While I have no plans to harvest and cook gingko myself, here is a fascinating post by someone who did just that. Chichi at Serious Eats describes the Gingko as “the Camembert of nuts” and the taste as “complex and utterly good to eat.” While I believe her, I doubt I’ll be trying any of these gingko recipes any time soon. I’ll just stick to my admiration of the Gingko’s glorious golden leaves.
Note: If you decide to harvest gingko fruit, wear gloves when peeling to avoid a bad skin reaction.
And if you’ve ever eaten gingko, or if you plan to, please leave a comment to tell us about it.
Categories: 2013, Birds, Fall, In the City, Seasons, Wildlife/Natural History
Tags: happy thanksgiving, nyc wild turkey, wild turkey in battery park, zelda the turkey
Happy Thanksgiving from Out Walking the Dog
A wild turkey has been living in New York City’s Battery Park since 2003.
The turkey is called Zelda after F. Scott Fitzgerald’s wife, who supposedly roamed the area around Battery Park during one of her many breakdowns. See any resemblance?
Zelda (the turkey, not the Fitzgerald) appears to be a tough old bird, having survived for a decade in a highly urban park, subject to wind, snow and 2012’s Hurricane Sandy which flooded the park with a 13-foot storm surge.
I first heard about Zelda soon after I moved home to Manhattan in 2008 after almost twenty years away. In those early years of my homecoming, I found myself in a fairly continual state of wonder as I encountered the wild creatures that share our city. Raccoons! Hawks! Peregrine falcons! Seals! Dolphins! Coyotes! Deer! Wild turkeys! I was smitten with Zelda before ever seeing her, touched by her appearance and survival on our crowded island where great flocks of her ancestors once thrived. Several times, I set out for the southern tip of Manhattan to meet her. But she proved elusive quarry, and as the years passed, I fretted that she might die before I ever laid eyes on her.
Last week, my quest to see Zelda was finally rewarded.
Accompanied by my intrepid friend Mary, I walked south along the Hudson River Greenway to Battery Park. Although Mary can watch an entire flock of wild turkeys from her house on the eastern shore of Maryland, she signed on with gusto to the quest for Zelda.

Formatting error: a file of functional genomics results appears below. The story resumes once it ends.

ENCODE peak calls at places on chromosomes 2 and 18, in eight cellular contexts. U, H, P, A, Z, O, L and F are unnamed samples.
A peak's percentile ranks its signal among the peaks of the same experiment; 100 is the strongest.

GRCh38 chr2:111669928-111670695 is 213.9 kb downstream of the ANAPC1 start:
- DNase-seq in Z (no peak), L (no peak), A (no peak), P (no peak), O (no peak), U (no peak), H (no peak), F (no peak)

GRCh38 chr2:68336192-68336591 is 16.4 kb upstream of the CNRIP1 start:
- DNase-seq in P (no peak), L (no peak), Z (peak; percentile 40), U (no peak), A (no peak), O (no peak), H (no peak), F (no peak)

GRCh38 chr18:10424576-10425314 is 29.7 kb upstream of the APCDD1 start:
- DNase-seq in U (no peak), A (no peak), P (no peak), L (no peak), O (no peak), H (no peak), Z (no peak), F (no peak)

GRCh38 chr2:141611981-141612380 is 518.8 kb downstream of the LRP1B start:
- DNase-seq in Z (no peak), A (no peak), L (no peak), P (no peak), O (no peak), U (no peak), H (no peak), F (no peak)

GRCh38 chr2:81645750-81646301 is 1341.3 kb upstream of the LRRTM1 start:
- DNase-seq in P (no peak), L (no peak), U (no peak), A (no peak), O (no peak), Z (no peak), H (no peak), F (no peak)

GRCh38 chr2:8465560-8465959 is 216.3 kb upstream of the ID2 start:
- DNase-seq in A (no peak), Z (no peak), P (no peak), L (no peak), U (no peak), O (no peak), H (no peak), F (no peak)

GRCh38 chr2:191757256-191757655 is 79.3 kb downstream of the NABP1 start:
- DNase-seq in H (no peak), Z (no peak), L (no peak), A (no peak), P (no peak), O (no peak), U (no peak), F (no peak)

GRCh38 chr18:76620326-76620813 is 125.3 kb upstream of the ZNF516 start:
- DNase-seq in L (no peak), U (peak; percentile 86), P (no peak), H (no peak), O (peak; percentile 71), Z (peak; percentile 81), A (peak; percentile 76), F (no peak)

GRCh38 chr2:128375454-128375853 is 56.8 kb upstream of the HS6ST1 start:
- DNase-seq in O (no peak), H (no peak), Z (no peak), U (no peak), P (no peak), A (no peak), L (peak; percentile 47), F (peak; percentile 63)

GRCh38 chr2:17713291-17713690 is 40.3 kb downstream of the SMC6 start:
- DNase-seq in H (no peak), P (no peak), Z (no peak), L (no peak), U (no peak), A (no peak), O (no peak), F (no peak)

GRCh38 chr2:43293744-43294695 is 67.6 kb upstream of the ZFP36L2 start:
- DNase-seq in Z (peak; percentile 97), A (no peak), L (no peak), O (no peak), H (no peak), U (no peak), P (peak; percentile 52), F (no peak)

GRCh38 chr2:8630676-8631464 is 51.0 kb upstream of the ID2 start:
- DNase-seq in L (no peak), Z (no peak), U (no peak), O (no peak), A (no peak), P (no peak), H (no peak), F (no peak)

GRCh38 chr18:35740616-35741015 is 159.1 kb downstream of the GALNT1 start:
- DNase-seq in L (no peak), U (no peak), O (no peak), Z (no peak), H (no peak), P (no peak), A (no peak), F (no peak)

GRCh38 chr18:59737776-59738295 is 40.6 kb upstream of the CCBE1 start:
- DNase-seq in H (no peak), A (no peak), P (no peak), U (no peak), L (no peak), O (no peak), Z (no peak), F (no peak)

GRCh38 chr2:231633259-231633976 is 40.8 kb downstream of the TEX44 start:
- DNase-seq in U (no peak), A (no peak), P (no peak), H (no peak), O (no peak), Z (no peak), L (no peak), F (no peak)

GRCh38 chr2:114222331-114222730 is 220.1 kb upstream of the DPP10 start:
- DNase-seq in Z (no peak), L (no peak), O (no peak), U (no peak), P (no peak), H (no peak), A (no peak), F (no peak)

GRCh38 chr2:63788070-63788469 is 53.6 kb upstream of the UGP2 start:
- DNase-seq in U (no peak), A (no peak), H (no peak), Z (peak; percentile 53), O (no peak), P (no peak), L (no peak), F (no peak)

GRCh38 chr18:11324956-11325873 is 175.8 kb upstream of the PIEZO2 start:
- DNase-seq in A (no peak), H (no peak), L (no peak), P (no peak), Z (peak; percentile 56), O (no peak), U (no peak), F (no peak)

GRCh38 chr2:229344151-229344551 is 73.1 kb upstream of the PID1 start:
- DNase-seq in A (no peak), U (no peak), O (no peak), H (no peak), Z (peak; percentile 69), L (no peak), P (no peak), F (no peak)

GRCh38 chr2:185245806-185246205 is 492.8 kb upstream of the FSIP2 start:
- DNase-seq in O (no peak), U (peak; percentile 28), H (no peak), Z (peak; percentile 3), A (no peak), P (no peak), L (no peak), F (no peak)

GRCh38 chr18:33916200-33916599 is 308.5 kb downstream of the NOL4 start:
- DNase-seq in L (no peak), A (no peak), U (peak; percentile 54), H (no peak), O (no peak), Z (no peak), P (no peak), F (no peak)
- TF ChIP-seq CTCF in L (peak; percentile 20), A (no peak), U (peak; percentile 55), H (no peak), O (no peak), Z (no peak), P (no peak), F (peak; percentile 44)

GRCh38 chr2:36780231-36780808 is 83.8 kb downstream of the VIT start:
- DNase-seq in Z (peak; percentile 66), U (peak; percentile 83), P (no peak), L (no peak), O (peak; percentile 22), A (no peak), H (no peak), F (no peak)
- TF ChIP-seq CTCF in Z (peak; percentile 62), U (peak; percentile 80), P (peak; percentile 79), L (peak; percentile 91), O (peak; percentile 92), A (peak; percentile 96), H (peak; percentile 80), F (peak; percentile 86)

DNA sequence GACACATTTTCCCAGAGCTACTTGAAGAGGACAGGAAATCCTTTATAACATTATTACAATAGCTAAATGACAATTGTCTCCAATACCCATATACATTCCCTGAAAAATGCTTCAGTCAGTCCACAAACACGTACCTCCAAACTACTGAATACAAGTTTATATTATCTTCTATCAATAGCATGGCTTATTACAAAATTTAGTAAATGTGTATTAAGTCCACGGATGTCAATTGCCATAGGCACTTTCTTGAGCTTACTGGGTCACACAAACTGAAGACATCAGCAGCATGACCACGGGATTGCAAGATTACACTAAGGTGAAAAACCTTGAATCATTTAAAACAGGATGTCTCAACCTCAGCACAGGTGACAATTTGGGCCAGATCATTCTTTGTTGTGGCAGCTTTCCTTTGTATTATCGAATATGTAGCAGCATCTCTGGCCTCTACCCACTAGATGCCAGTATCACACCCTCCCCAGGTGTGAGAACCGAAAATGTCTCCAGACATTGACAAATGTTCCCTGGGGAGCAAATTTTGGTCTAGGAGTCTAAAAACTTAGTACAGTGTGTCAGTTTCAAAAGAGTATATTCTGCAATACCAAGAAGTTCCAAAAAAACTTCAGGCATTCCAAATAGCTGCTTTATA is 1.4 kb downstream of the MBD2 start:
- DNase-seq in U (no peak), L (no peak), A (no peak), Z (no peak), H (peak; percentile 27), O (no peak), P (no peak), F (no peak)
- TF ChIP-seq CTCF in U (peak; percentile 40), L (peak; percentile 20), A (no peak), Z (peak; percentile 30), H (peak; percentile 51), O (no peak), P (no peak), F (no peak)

It was a beautiful day to walk along the river.
Somewhere in Battery Park City, we passed a large flock of Brant.
I’ve seen Brant around the same spot in past years as well as further up the Greenway in northern Manhattan. The birds, which resemble a smaller, shorter-necked version of Canada geese, seemed remarkably nonchalant about the many runners, children and dogs sharing their chosen space.
We passed other intriguing sights, including still-golden trees.
But we were on a mission, and nothing could deter us.
When we reached Battery Park, we were startled to see how much of it was fenced off and undergoing renovation. A man with colorful brochures of New York City tried to interest us in a tour. We politely declined, but asked if he knew about the turkey who lived around here.
“Oh, sure,” he replied. “I see her all the time. She’s usually wandering around the paths.” He laughed. “First time I saw her, she scared me to death. Keep going around this way. You’ll see her.”
Next we stopped a man driving a Parks Conservancy truck, and asked if he knew where we could find the turkey.
“Oh, Zelda, sure, she’s around,” he said. “She was just over there in the parking lot.” And sure enough, strolling about in a parking lot in front of the Department of Homeland Security and Coast Guard Recruiting Center was Zelda, the wild turkey.
A beautiful bird, plump and well-feathered, she walked slowly and with a stately demeanor – stately, for a turkey, anyway. Mary wondered if she might be arthritic. After all, she’s old for a turkey.
A man, cellphone camera in hand, tried to get close to have his picture taken with her.
Soon, the man we had met in the truck joined us in the parking lot. His name is Charles, he told us, and he knows Zelda well. When Charles jingles his keys, Zelda comes and follows him as he retrieves a cupful of sunflower seeds and corn for her.
Here he is with jingly keys in hand.
Zelda did indeed respond to Charles, but when he left to get the seed, she seemed slow to follow, and rather easily distracted. First she became distracted by a hedge, staring into it in a way that reminded me of the great white peacock of Saint John The Divine.
Then a group of tourists on the path blocked her way.
Charles returned and handed us a cup of seed. He told us to sprinkle it on soft patches of earth, because it’s hard for Zelda to pick the food up off the hard sidewalk or asphalt. We carefully sprinkled a few seeds on a promising bit of ground, but Zelda was skeptical of our feeding abilities. Charles took the cup and unceremoniously dumped out the entire contents along a sliver of soil at the edge of the sidewalk. Zelda immediately chowed down.
As Zelda dined, Charles told us a little about her life. Every year, she lays eggs in various spots in the park. This year, she laid them in the hedge we saw her staring into. Despite the huge flock of wild turkeys that live on Staten Island, Zelda seems to be Manhattan’s only resident turkey. Zelda’s unfertilized eggs will never hatch. “We have to take the eggs away sometimes,” Charles explained, “or she’ll just keep sitting on them and she won’t eat. It’s kind of sad, but she has a pretty good life here.”
Every Thanksgiving, Charles said, people come to see if she’s still here. Mary asked if people ever harass her. Not if he’s around, Charles said. He also reminded us that she can fly, and so can escape, if she needs to. She roosts at night in nearby trees. Charles left us to our watching.
And we left Zelda to her meal. Goodnight, Zelda.